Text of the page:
Somehow, it feels like the Optina Fathers have been with me in the background for a while. I can’t remember how, but I discovered their morning prayer decades ago. Even though I was a Trappistine (Roman Catholic) nun, I had pasted their prayer on the door of my cell, and I would say it each morning when I left my cell for the first time of the day.
Last year, a parishioner lent me volume 6 in the series, about Fr Sebastian, because it was set in the area where her family had lived.
I really enjoyed it and thought time had come for me to read the whole series. This was confirmed at my visit of the amazing ROCOR monastery in West Virginia, the Hermitage of the Holy Cross, where they have a collection of relics of all the Optina Fathers.
So I just finished reading volume 1, on Elder Leonid.
Elder Leonid is an important father, as it is during his time and under his influence that the monastery of Optina fully embraced the tradition of eldership.
Each book of the series usually has pages on the life of the father, and then excerpts from his writings. I found the pages specifically dedicated to his teaching fascinating, but alas, there were only 30 of them.
This volume has also a long appendix on Elder Theodore of Svir, Father Leonid’s spiritual father.
What struck me in the life and teachings of Elder Leonid is his abandonment to the loving Providence of God.
For sure, we are spiritually blind, or short-sighted at best, and can never see the whole picture. We may thus be tempted in some circumstances to rebel and wait for something better. Something that we personally think would be better. And we may be unhappy when we ask the Lord for something, and He seems to refuse or give us something else. Elder Leonid was totally sure that these circumstances had been allowed by the Lord and that they were ultimately for his own good.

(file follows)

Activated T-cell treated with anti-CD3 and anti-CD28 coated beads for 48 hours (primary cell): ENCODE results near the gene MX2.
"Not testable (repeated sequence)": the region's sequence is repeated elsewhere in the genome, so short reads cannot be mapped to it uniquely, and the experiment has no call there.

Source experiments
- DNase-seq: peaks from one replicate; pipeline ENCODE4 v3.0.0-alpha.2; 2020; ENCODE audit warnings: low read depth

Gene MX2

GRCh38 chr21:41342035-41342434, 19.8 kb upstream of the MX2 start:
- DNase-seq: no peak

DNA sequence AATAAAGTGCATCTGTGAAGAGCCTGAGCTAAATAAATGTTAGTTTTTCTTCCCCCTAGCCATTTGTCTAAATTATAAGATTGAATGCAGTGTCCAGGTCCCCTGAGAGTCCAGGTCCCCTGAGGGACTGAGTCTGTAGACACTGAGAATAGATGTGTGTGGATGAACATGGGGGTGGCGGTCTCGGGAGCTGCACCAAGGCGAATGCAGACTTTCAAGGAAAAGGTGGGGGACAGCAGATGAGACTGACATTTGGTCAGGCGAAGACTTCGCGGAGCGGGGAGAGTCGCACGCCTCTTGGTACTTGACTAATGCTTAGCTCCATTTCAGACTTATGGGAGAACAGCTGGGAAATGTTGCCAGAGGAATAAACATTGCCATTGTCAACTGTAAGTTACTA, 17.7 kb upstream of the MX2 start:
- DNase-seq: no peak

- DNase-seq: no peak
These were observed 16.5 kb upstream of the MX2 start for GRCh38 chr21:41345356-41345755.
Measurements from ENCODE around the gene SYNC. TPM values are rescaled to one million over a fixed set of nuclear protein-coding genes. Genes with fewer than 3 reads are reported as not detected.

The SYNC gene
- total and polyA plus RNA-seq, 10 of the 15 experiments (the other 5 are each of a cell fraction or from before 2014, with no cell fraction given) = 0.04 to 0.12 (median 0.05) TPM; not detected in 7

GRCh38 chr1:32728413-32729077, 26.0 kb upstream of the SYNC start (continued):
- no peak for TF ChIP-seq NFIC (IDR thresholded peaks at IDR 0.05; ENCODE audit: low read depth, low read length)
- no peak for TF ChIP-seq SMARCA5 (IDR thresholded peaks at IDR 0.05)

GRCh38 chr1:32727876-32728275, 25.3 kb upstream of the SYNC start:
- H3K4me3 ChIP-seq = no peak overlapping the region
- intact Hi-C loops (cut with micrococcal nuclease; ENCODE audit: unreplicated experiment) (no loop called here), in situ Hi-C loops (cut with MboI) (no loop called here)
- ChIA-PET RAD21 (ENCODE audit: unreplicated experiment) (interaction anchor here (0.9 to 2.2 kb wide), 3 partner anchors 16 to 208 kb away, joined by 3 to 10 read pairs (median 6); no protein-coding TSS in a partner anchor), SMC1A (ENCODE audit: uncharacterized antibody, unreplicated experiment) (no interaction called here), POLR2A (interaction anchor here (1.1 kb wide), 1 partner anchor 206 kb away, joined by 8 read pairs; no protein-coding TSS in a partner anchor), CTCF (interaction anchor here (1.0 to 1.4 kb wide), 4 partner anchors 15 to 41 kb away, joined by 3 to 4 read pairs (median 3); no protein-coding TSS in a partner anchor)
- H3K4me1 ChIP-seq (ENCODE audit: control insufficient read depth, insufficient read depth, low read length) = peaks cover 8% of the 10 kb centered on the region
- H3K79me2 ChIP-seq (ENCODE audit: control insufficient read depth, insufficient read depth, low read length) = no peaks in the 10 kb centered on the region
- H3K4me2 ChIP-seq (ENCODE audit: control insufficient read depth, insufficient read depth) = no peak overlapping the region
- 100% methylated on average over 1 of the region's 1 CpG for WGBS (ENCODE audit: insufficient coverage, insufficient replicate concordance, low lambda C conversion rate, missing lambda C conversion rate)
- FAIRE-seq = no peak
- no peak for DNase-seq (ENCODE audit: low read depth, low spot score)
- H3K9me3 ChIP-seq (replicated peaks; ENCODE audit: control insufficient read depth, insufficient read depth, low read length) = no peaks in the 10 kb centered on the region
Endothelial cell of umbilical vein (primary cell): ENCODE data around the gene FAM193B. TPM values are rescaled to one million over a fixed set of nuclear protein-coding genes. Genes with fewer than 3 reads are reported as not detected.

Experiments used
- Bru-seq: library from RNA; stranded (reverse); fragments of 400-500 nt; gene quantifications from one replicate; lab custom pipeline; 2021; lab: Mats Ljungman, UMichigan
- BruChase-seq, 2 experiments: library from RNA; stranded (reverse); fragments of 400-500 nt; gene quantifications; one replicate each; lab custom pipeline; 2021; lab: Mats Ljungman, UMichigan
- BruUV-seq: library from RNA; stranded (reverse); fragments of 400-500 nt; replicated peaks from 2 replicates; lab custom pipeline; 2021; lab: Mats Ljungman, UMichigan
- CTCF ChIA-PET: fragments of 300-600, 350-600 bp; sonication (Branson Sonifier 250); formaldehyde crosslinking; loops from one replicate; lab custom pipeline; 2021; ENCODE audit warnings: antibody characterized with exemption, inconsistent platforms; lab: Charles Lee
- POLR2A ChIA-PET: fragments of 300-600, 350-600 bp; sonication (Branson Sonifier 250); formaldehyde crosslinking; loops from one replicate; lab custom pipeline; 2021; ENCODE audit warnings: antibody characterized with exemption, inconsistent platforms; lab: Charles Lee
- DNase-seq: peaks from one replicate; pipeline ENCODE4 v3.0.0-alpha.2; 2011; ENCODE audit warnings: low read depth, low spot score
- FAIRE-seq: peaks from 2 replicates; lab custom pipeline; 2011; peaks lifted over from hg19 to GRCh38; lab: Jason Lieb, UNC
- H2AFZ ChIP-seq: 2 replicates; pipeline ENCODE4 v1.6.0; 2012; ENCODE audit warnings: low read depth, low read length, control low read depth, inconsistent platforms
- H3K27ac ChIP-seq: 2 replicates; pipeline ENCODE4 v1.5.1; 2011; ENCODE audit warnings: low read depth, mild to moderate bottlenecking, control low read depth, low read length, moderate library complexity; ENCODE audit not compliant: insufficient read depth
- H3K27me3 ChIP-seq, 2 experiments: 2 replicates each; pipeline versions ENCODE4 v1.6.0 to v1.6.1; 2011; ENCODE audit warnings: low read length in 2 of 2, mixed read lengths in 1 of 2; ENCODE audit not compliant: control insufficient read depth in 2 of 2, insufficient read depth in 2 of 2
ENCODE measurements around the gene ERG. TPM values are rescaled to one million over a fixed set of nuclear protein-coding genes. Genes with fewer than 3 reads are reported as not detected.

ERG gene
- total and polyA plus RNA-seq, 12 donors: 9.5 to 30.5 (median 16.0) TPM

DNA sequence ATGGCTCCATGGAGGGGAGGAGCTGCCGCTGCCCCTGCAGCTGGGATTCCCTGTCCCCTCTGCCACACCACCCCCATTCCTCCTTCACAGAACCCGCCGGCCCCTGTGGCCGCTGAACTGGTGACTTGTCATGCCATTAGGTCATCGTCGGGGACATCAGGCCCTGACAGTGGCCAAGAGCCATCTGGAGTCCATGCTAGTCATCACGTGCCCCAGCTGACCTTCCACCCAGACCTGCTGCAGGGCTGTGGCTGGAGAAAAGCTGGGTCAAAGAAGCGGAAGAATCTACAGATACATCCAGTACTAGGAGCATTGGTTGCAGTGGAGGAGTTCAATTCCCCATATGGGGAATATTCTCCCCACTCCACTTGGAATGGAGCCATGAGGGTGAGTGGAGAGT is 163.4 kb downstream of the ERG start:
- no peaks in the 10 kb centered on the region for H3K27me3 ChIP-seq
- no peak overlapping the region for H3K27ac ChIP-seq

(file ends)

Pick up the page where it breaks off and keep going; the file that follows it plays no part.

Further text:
A priest I know resonates deeply with this, and often talks about the open door. He will not launch into something, unless the Lord gives a clear green light. For instance, you may want to move, judging that your neighborhood has too many problems. But where will you go? And when? Unless the Lord puts on your path someone who will talk about a place available somewhere, and you experience peace in prayer about it, time has not yet come to make the move.
With our society so acutely self-centered, and focusing so much on independence and freedom of doing whatever you want, whenever you want, this certainly sounds absurd or like total foreign language. But unsurprisingly, this supposed freedom does not seem to bring deep happiness around us.
I think Elder Leonid’s message is very relevant today, and the world would be a better place if we were to rely more often on the wisdom of spiritual fathers and on the green light of God.
I highly recommend this book to strengthen your faith in God’s loving Providence.
DID YOU READ THIS BOOK?
WHAT DID YOU THINK?
ANY OTHER BOOK ON GOD’S PROVIDENCE
THAT YOU LIKED?